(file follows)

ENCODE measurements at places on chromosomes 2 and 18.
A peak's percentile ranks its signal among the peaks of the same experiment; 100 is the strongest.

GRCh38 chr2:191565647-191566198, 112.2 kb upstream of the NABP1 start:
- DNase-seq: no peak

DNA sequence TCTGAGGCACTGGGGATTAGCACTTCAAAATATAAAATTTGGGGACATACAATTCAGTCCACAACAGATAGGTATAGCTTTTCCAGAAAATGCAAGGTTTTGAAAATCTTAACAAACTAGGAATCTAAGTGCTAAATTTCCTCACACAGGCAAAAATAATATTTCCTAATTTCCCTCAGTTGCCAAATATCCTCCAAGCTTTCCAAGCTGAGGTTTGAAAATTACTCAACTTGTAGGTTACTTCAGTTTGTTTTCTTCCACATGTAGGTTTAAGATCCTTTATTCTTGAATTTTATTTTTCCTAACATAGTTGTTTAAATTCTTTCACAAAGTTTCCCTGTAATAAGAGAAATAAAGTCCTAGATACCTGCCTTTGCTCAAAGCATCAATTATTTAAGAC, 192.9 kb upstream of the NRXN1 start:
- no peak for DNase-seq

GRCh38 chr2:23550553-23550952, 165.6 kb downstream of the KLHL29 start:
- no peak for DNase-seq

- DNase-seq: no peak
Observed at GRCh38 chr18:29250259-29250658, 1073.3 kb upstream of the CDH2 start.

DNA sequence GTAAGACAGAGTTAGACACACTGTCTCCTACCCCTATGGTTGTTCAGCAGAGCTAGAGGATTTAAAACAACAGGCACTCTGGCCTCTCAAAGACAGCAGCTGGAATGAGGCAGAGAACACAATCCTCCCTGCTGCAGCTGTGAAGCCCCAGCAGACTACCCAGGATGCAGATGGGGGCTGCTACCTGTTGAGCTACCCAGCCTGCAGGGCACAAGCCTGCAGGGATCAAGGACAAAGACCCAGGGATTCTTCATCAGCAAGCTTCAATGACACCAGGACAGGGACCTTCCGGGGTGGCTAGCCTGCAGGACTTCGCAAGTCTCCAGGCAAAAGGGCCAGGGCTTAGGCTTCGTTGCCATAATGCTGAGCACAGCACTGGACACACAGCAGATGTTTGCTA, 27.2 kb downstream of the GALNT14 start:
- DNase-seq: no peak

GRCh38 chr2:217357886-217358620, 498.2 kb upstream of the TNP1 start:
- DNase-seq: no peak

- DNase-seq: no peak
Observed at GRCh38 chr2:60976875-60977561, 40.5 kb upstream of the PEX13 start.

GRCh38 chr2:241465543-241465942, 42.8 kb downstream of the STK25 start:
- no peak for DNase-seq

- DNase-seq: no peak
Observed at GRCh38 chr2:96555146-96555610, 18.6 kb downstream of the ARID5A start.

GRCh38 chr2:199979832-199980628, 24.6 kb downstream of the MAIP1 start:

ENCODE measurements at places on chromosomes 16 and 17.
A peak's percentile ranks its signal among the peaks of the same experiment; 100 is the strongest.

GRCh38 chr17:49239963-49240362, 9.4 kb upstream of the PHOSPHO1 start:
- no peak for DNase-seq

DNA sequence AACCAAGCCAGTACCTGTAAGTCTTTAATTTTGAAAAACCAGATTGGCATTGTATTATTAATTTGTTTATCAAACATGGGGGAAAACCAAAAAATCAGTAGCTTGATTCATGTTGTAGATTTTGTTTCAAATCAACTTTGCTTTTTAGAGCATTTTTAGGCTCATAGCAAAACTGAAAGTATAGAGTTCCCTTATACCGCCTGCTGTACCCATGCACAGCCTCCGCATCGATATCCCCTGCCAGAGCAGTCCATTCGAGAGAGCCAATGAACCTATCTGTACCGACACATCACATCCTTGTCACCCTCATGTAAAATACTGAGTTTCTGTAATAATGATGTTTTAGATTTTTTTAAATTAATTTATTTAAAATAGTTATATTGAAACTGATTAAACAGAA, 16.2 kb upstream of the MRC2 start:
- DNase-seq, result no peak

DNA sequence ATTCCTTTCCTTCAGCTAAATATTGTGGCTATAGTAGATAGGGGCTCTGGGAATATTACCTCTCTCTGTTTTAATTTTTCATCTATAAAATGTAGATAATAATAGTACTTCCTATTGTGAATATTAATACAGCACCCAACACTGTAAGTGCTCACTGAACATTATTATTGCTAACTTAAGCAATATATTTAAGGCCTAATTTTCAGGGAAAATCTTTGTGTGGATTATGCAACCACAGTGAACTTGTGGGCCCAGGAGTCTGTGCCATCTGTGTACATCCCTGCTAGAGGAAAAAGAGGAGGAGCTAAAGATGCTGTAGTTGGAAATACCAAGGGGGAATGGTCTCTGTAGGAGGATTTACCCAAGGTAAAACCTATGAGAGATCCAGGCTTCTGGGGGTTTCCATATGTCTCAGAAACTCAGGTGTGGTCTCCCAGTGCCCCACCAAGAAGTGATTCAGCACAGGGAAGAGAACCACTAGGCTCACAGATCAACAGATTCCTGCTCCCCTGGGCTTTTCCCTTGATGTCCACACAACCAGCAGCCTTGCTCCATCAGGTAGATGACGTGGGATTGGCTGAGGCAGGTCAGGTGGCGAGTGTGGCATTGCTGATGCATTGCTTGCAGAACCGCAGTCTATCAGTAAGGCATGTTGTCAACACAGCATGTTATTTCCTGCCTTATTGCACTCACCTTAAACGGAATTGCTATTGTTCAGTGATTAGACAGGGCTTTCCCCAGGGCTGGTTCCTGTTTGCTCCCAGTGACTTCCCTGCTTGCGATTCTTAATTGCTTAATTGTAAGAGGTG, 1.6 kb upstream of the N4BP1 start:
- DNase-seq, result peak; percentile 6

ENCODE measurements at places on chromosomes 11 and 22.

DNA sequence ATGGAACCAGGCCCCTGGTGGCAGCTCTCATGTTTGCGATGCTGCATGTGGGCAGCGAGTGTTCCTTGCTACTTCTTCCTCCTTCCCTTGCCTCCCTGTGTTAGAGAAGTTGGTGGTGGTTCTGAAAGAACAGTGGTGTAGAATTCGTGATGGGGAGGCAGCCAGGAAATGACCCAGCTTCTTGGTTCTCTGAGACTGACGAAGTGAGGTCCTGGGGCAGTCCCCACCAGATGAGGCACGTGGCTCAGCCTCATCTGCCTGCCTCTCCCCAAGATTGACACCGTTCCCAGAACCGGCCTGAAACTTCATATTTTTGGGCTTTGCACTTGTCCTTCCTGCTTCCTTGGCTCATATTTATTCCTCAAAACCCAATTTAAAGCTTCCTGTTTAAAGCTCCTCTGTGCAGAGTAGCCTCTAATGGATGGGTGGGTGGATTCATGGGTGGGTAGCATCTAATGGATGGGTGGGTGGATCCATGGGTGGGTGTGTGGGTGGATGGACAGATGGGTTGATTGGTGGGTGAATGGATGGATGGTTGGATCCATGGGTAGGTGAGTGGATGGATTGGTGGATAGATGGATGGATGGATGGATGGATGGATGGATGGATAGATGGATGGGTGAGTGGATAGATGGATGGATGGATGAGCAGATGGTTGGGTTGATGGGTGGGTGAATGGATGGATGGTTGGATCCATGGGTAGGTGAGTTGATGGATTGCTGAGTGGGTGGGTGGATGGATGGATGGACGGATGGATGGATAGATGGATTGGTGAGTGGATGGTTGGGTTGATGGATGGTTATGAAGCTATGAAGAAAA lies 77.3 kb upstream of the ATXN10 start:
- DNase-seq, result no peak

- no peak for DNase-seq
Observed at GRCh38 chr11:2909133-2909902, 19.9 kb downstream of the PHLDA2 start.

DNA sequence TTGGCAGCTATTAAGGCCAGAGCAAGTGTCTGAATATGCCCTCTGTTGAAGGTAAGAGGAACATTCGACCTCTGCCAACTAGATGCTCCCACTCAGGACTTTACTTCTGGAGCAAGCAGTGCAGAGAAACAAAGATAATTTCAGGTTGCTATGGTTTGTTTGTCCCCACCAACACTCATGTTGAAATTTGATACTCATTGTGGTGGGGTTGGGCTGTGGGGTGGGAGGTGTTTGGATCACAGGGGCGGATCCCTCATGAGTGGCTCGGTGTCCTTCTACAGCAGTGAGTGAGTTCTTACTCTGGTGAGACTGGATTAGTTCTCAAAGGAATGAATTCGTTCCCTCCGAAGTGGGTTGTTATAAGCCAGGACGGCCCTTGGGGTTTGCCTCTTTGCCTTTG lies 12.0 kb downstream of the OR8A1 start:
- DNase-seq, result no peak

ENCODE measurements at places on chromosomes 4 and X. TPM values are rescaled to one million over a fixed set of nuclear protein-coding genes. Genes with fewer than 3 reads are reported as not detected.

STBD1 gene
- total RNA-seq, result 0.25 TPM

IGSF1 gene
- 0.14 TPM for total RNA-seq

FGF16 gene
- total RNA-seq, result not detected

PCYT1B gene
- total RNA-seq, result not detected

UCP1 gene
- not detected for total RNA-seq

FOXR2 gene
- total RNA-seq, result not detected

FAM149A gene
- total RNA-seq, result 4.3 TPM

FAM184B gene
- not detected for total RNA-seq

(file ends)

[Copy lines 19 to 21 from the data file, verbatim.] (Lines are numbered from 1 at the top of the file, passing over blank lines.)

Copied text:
- DNase-seq: no peak
Observed at GRCh38 chr2:96555146-96555610, 18.6 kb downstream of the ARID5A start.

GRCh38 chr2:199979832-199980628, 24.6 kb downstream of the MAIP1 start: